Are you one of those people who loves seeing 12.34 appear on a digital clock, gazes delightedly at the mileometer (odometer) as it clicks over to all the same digits in a row, or got excited at one minute past eight in the evening of the 20th of January, 2001?
No? No matter; you clearly won’t be excited at the arrival of the year Twenty twenty (no vision, see). But this year at least gives me a chance to look back two centuries to 1819 — I do savour saying “eighteen-nineteen” — and a few greats, particularly literary greats, of the Victorian era.
The year that John Polidori’s The Vampyre was published was also the year that saw the birth of the future queen who gave her name to an era, and of her husband, Prince Albert. Queen Victoria (who died in 1901) was the contemporary of the pianist and composer Clara Schumann (1819-1896) and of Florence Nightingale (who was born just a year later, in 1820). Also born around that time was Roger Fenton (1819–1869), a significant figure in the burgeoning art of photography, noted as a war photographer in the Crimea and for snapping the royal family on various occasions.
Mary Ann Evans (1819-1880) is better known by her penname George Eliot: her novel Middlemarch is on my Classics Club list, and I hope to tackle it this year. Across the Atlantic Herman Melville (1819-1891) was also born this year: some day I may get further than the first few pages of Moby-Dick.
Melville’s almost exact contemporary, Walt Whitman (1819-1892), is another giant in the literary world though my acquaintance with his work is largely limited to musical settings of his texts by Benjamin Britten and others, and of course “O Captain! My Captain!” (as cited by Robin Williams in Dead Poets Society).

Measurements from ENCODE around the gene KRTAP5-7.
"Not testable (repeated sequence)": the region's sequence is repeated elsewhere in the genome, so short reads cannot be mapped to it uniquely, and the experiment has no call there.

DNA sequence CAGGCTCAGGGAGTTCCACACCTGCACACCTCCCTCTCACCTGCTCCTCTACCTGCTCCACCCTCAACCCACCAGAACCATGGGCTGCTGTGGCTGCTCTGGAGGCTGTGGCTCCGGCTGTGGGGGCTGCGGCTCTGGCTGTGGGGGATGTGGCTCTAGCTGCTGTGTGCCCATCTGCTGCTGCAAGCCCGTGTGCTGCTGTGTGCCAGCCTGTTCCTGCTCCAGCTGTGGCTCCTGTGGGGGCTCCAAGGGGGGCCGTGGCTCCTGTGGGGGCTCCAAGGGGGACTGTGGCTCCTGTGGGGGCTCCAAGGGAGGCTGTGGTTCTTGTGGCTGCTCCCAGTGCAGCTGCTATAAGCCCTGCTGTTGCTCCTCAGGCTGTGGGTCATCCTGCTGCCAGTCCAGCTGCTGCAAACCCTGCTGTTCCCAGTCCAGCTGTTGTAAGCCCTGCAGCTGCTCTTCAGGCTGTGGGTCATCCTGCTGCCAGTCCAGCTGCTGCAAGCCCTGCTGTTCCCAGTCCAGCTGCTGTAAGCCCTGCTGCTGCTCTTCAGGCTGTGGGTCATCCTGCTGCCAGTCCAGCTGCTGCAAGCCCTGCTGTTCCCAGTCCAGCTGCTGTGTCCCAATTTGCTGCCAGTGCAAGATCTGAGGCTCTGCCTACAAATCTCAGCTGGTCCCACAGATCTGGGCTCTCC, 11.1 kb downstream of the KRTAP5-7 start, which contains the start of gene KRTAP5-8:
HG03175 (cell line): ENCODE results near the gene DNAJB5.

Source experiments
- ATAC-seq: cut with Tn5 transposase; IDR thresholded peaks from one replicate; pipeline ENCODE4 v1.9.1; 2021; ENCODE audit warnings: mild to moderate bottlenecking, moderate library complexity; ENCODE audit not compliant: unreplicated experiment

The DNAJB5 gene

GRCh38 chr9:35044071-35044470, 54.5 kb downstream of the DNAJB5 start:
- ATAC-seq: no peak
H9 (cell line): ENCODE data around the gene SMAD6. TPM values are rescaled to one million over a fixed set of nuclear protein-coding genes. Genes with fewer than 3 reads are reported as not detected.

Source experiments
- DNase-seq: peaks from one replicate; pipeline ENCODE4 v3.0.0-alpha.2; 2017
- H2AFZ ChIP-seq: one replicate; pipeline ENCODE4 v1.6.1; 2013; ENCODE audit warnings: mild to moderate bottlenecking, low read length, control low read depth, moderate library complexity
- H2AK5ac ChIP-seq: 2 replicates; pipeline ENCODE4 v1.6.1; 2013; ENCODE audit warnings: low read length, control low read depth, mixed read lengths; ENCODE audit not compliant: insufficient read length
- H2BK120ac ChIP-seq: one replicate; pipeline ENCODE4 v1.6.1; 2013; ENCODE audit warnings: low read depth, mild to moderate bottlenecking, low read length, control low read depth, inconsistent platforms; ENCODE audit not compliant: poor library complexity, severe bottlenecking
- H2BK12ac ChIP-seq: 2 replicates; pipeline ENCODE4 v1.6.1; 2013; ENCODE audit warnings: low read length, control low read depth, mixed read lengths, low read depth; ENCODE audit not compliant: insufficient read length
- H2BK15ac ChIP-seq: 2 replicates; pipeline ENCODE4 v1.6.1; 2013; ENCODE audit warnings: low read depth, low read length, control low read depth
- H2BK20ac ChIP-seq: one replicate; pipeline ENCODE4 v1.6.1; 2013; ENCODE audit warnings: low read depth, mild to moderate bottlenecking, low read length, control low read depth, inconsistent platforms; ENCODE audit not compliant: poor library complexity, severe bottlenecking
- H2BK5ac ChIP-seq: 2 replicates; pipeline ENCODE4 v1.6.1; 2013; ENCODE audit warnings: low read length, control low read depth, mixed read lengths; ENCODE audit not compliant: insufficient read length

John Ruskin (1819-1900) was a strange individual, though probably no more idiosyncratic than any of the other unconventional Victorians mentioned here. A respected writer and opinion-former on art, architecture and history, he was also the author of the literary fairytale The King of the Golden River (published in 1851 but written ten years earlier). Written for a young girl called Effie, with whom he later had a disastrous marriage, this marvellous piece in the Brothers Grimm tradition is forever linked in my mind with the Richard Doyle illustrations which accompanied its first publication. In an ideal world I’d very much like to read his The Seven Lamps of Architecture.
And now I come to the equally distinguished Charles Kingsley (1819-1875), another one of those 19th-century polymaths; however he, while a jack-of-all-trades (art, botany, geology, theology and novel-writing for example) turned out to be master of none. He too is best known as the author in 1863 of a literary fairytale — the incomparable The Water-Babies — but I have a couple of his other fictions on that Classics Club list.
That just about exhausts my roster of eighteen-nineteen figures: sadly I couldn’t raise seventeen names (17 1819 writers) has a ring to it, does it not?) nor could I find a more international selection than these Anglophones. Maybe you can come up with some of those unrepresented writers that have so far eluded my search?